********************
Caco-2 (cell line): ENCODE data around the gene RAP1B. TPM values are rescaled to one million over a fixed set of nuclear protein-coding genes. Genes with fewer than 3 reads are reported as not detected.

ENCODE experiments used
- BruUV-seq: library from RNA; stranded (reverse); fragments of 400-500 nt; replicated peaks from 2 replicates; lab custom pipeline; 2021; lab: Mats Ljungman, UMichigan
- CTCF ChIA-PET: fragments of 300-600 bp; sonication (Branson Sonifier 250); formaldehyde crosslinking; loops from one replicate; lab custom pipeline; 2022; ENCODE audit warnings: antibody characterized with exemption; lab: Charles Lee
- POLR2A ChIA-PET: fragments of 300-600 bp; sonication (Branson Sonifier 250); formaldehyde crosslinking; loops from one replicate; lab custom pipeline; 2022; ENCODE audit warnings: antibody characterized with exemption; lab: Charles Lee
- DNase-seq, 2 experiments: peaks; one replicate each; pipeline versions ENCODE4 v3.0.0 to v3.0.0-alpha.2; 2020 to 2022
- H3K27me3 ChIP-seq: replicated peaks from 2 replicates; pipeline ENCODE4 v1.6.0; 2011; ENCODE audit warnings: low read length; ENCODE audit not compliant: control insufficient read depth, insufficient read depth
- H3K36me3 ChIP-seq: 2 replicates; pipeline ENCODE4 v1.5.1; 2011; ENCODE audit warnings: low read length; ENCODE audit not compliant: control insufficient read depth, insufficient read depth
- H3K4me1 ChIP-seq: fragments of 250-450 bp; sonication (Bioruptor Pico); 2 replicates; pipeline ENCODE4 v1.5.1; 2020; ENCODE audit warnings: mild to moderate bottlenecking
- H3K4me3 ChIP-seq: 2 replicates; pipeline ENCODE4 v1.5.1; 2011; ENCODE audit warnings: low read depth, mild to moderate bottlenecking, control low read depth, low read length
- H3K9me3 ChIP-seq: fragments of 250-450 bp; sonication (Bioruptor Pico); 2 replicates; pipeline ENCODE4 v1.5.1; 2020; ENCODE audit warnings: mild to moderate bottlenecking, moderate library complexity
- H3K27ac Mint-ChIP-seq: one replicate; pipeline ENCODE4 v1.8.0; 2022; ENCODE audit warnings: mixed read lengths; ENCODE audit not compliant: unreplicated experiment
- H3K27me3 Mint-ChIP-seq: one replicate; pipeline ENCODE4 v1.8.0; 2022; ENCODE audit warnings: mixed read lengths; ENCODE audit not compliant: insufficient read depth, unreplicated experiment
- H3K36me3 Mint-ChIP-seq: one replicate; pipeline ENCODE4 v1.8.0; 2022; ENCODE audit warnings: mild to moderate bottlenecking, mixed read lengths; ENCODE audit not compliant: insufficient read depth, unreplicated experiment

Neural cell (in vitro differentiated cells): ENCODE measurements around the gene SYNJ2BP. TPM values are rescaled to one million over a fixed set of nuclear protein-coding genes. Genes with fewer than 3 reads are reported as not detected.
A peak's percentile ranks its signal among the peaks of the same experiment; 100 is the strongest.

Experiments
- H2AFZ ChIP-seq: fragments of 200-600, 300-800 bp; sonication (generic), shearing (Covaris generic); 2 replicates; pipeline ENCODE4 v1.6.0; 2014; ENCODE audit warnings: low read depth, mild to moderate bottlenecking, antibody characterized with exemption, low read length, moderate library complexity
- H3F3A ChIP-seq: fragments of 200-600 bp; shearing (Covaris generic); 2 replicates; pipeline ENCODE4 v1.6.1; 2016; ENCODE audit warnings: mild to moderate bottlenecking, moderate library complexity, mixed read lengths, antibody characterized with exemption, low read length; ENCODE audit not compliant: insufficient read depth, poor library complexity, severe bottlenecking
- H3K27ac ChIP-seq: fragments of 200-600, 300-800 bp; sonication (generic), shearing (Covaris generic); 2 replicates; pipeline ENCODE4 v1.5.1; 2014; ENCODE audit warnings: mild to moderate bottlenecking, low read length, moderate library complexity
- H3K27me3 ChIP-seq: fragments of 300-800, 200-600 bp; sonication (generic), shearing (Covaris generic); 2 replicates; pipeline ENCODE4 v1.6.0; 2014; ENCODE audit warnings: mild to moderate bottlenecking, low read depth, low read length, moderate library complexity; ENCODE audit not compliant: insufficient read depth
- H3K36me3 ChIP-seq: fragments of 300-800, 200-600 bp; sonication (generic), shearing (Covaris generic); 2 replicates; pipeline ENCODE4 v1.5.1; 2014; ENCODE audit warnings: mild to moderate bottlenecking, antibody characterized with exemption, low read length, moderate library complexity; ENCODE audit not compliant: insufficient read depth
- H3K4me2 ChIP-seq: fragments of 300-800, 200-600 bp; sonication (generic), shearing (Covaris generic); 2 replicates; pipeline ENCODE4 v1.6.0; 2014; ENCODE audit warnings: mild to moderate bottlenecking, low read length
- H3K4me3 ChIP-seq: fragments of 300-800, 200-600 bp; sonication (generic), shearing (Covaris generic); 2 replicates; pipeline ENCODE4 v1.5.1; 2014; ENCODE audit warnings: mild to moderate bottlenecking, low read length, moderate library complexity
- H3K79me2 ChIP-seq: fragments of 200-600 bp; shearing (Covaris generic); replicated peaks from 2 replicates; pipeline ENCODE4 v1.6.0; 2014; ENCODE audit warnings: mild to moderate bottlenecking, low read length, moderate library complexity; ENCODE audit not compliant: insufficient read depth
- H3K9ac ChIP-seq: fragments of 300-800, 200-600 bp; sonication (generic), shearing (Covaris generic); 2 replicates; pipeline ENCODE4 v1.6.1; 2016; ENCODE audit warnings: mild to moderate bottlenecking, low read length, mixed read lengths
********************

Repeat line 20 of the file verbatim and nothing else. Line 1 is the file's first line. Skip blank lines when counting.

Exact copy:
- H3K27ac ChIP-seq: fragments of 200-600, 300-800 bp; sonication (generic), shearing (Covaris generic); 2 replicates; pipeline ENCODE4 v1.5.1; 2014; ENCODE audit warnings: mild to moderate bottlenecking, low read length, moderate library complexity